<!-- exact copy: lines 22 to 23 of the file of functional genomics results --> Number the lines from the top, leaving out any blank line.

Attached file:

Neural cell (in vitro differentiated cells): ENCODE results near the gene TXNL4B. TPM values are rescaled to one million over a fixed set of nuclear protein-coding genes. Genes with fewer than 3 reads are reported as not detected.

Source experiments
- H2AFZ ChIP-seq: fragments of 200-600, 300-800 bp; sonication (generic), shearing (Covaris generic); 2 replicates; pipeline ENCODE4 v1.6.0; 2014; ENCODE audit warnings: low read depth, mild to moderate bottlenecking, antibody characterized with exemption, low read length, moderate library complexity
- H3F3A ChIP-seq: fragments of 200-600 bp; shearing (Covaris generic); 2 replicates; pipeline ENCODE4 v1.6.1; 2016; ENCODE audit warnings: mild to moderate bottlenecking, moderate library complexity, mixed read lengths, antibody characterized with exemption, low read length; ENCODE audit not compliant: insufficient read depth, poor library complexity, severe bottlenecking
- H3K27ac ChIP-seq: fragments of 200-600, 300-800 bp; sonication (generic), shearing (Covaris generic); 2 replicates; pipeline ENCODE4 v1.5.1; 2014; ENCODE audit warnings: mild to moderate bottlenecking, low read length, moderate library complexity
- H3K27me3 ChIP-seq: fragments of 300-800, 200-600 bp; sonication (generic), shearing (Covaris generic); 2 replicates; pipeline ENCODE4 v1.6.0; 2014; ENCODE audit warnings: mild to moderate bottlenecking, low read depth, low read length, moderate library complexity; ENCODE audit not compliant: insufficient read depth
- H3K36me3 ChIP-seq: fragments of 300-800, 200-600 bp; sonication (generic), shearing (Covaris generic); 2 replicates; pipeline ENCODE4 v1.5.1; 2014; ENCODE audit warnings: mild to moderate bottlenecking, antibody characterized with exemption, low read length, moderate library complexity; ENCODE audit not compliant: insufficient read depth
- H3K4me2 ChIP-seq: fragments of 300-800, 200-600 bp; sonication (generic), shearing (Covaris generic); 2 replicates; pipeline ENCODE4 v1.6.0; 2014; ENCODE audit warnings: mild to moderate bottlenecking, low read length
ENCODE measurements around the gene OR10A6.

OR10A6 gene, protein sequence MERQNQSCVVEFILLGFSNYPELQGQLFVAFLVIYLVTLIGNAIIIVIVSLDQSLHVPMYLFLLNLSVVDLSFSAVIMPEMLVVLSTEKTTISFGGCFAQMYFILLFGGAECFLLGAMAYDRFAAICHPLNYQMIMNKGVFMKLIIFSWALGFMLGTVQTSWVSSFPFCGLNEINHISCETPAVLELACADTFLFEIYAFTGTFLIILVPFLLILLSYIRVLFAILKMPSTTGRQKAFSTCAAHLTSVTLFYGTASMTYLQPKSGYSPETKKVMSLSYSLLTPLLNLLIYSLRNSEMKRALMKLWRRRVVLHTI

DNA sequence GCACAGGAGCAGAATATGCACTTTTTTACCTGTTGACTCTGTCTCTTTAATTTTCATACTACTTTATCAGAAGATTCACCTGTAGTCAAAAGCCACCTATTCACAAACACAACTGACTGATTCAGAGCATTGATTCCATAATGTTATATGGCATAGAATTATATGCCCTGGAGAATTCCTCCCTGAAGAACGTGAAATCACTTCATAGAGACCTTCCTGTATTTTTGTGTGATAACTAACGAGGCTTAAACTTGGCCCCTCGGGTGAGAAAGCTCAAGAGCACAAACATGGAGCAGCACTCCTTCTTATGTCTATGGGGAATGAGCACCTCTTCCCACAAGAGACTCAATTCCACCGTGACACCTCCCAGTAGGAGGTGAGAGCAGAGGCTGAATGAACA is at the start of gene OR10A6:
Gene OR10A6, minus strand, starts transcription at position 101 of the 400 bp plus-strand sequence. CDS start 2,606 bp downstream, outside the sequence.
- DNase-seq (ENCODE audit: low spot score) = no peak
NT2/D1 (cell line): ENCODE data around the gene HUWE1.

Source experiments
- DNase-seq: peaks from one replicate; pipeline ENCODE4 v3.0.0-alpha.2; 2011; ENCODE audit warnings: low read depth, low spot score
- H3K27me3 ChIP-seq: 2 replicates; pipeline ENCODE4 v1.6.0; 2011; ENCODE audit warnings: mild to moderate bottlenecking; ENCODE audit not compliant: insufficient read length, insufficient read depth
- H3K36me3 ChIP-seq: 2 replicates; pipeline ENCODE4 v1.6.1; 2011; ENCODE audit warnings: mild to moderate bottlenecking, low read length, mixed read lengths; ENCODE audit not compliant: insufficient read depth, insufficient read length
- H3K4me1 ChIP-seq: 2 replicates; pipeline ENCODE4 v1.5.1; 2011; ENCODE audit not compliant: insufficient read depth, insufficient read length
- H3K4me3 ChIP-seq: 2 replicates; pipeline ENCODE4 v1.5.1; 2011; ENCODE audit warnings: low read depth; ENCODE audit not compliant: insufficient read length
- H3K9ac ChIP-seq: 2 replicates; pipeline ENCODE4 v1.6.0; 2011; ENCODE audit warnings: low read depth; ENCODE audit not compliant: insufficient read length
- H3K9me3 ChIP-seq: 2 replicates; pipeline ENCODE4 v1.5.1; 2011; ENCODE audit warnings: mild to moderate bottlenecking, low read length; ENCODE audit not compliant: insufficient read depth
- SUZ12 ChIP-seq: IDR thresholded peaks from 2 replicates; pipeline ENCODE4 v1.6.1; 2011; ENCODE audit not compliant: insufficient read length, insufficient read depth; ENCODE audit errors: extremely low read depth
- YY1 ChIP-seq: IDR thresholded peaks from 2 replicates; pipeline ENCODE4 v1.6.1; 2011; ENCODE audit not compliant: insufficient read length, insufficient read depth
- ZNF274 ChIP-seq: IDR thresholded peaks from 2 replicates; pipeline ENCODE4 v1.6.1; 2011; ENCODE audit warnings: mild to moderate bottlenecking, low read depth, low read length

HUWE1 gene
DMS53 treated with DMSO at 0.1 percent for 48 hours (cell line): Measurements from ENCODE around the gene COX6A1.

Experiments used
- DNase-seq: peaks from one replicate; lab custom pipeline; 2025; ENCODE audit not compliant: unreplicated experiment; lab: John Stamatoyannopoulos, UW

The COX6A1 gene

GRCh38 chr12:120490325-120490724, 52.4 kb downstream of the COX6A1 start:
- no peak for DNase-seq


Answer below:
- H3K9me3 ChIP-seq: 2 replicates; pipeline ENCODE4 v1.5.1; 2011; ENCODE audit warnings: mild to moderate bottlenecking, low read length; ENCODE audit not compliant: insufficient read depth
- SUZ12 ChIP-seq: IDR thresholded peaks from 2 replicates; pipeline ENCODE4 v1.6.1; 2011; ENCODE audit not compliant: insufficient read length, insufficient read depth; ENCODE audit errors: extremely low read depth